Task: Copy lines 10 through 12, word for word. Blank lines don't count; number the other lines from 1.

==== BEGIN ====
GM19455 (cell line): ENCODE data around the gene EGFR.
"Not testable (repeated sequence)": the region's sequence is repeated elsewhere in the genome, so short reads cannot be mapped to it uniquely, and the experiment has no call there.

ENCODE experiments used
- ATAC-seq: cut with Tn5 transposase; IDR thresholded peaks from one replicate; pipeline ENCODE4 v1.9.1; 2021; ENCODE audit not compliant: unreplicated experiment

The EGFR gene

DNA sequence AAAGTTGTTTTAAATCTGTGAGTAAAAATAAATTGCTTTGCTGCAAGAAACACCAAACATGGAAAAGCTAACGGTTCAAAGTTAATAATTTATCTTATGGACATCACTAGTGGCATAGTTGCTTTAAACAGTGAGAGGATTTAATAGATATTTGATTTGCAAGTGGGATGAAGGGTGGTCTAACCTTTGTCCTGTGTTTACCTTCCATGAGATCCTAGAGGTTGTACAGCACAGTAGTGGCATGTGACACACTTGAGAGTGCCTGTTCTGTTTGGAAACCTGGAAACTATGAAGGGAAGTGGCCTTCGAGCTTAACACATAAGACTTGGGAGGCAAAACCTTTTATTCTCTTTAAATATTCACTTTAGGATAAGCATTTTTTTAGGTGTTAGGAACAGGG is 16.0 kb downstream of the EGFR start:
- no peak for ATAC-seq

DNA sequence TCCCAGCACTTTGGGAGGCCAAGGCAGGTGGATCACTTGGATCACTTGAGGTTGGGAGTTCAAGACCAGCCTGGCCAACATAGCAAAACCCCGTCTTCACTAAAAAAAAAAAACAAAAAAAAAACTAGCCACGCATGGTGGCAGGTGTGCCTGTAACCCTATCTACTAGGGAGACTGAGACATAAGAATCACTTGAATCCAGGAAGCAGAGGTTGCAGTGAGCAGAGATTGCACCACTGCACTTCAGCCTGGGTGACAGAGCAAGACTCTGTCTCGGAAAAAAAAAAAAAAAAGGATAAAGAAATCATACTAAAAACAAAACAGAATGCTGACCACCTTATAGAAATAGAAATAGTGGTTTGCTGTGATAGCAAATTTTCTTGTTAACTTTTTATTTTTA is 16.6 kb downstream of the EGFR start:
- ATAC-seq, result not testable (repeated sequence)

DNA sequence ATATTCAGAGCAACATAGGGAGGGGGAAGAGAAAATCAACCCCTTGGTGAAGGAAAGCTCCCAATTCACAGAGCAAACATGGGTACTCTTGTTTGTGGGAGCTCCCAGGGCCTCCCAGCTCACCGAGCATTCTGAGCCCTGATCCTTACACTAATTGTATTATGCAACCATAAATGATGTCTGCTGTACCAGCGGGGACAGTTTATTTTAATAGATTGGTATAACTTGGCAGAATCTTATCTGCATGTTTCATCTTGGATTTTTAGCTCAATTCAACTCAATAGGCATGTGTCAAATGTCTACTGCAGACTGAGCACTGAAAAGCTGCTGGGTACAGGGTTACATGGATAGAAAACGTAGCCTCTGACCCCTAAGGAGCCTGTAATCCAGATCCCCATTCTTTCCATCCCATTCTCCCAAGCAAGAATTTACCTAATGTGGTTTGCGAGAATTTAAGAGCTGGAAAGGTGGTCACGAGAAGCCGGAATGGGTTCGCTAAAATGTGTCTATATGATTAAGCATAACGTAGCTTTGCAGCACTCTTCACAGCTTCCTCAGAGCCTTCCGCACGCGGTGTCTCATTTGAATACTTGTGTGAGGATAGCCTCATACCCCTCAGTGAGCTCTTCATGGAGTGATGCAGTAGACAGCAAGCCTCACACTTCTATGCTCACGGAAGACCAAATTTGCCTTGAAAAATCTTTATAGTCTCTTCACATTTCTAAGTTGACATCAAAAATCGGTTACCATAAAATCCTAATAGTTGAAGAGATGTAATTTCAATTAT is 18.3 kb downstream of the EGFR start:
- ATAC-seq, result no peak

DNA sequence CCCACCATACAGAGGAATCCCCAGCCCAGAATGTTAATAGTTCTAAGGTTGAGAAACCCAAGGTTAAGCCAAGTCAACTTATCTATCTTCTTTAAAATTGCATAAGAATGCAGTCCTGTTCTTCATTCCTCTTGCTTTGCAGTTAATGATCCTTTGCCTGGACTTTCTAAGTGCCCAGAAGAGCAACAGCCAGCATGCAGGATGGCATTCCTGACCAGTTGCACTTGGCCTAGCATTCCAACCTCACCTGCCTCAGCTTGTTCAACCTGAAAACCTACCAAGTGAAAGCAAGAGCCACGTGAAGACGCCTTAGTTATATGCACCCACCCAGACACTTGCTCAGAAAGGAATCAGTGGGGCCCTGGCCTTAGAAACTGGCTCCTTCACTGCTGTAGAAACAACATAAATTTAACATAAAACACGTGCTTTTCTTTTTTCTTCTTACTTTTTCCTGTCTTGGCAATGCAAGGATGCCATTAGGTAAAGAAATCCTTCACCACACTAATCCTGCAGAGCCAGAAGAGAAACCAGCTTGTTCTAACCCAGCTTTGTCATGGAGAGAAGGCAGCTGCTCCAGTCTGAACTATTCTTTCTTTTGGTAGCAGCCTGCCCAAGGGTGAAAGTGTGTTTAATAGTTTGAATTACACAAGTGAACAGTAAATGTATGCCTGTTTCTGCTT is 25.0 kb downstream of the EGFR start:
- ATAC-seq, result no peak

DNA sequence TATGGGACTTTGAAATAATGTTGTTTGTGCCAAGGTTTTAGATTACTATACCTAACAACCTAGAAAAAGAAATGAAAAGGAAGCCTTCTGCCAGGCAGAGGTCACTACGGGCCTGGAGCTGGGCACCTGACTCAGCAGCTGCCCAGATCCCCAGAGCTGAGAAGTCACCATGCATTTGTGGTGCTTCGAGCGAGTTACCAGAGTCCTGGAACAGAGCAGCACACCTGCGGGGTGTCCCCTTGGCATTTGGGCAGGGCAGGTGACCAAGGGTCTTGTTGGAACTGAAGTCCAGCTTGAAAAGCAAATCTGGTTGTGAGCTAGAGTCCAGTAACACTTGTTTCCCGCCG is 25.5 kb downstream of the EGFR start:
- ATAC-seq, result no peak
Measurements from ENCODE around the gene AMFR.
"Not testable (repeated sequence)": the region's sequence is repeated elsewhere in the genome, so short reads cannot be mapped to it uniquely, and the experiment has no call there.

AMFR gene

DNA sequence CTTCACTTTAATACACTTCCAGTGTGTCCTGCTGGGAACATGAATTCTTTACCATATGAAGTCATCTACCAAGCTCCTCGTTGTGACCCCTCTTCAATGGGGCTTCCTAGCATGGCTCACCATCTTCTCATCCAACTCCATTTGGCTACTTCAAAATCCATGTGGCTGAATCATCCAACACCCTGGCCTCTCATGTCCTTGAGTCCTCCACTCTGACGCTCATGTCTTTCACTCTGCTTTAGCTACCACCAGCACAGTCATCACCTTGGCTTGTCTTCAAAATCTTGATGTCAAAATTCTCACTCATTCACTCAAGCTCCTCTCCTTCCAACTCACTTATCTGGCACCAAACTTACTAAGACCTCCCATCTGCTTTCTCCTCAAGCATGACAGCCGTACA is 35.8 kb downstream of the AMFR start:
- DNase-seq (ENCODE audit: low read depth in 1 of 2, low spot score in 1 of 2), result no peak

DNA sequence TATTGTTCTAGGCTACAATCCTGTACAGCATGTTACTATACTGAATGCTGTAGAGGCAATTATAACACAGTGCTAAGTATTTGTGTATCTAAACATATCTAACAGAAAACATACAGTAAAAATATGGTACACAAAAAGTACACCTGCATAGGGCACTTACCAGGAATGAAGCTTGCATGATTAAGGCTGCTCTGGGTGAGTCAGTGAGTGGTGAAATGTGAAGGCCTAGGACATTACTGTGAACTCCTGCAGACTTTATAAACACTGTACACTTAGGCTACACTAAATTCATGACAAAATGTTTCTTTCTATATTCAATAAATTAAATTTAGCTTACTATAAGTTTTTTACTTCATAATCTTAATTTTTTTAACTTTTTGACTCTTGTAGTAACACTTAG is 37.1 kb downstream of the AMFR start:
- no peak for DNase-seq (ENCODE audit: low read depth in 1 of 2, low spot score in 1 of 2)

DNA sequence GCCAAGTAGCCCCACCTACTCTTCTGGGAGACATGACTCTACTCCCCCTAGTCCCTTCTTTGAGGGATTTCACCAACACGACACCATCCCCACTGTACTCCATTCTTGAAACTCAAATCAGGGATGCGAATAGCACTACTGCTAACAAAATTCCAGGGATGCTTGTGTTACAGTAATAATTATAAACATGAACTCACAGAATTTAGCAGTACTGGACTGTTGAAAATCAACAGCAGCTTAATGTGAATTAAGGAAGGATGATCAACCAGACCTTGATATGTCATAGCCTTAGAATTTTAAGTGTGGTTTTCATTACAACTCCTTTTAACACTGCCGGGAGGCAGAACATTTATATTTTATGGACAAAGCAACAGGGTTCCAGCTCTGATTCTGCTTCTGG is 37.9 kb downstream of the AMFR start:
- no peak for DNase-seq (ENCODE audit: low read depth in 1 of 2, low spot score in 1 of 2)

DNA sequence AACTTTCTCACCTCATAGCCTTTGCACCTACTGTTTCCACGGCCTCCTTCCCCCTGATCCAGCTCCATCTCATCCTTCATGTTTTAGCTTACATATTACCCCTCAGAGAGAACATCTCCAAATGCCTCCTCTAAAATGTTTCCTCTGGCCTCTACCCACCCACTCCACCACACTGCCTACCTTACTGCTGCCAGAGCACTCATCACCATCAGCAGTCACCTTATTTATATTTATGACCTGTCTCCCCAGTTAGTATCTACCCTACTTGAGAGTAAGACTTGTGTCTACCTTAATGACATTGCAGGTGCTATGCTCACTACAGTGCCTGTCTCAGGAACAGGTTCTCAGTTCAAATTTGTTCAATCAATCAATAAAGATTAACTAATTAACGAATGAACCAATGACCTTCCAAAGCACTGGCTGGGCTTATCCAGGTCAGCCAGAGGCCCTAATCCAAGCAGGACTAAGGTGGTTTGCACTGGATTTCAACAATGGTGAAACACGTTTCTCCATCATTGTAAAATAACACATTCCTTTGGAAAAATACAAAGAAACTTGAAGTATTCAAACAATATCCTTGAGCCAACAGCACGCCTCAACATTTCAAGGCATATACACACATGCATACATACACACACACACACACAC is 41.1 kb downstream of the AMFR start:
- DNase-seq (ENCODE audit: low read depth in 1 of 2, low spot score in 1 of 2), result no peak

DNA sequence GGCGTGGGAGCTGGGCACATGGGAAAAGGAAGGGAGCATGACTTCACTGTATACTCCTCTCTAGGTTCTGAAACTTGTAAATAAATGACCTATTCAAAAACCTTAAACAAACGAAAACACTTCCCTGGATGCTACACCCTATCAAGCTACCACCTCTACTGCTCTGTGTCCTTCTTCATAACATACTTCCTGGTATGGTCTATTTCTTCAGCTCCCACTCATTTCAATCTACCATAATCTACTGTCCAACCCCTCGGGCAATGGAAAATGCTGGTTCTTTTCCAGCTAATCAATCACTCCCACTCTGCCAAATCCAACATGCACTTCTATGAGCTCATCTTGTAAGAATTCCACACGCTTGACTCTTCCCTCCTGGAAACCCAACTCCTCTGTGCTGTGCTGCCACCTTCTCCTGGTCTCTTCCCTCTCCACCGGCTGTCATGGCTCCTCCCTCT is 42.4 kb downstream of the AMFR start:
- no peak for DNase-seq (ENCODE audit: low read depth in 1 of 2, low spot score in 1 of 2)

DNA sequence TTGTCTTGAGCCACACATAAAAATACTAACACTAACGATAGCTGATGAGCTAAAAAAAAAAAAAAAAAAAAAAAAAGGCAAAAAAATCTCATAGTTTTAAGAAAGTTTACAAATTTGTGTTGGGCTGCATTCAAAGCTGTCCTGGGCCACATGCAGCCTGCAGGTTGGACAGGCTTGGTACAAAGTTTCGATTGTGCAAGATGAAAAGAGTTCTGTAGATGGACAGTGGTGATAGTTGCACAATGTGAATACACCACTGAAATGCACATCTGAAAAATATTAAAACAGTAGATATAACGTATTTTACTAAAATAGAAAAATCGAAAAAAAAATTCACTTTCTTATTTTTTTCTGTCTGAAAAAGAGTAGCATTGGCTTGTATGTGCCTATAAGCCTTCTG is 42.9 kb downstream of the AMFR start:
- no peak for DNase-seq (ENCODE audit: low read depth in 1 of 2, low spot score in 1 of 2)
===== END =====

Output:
DNA sequence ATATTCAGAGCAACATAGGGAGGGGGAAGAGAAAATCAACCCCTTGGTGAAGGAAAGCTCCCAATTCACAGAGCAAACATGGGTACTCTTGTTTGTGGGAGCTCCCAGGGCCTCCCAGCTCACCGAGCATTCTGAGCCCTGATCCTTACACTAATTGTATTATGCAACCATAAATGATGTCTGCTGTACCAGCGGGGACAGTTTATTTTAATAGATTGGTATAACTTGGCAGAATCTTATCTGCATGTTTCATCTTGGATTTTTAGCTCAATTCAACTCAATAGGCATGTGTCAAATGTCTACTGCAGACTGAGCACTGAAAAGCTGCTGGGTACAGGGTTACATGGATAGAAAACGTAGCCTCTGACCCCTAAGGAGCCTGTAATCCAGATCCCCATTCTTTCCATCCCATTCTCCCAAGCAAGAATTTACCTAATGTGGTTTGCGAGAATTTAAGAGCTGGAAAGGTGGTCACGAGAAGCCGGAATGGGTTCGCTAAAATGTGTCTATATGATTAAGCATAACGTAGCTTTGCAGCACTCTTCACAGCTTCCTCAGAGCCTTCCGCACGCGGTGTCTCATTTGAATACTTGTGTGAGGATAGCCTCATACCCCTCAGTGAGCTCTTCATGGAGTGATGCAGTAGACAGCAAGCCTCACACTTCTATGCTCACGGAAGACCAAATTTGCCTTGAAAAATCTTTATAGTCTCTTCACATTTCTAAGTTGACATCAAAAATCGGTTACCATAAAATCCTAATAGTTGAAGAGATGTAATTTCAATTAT is 18.3 kb downstream of the EGFR start:
- ATAC-seq, result no peak

DNA sequence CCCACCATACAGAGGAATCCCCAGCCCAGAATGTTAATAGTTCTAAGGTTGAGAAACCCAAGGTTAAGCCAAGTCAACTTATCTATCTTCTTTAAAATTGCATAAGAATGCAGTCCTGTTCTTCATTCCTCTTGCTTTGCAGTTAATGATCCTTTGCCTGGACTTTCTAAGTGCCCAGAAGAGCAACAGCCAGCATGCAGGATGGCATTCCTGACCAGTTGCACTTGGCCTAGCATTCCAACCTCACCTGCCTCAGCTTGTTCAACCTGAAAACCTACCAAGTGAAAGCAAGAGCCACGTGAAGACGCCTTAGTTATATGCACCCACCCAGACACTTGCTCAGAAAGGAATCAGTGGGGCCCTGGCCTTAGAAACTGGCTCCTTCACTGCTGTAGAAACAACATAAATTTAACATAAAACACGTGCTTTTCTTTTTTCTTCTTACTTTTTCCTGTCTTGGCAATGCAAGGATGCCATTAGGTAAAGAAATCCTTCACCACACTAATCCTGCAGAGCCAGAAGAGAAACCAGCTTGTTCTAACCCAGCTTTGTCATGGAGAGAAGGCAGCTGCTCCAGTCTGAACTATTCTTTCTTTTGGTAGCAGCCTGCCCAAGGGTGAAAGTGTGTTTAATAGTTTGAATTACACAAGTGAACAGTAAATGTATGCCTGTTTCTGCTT is 25.0 kb downstream of the EGFR start: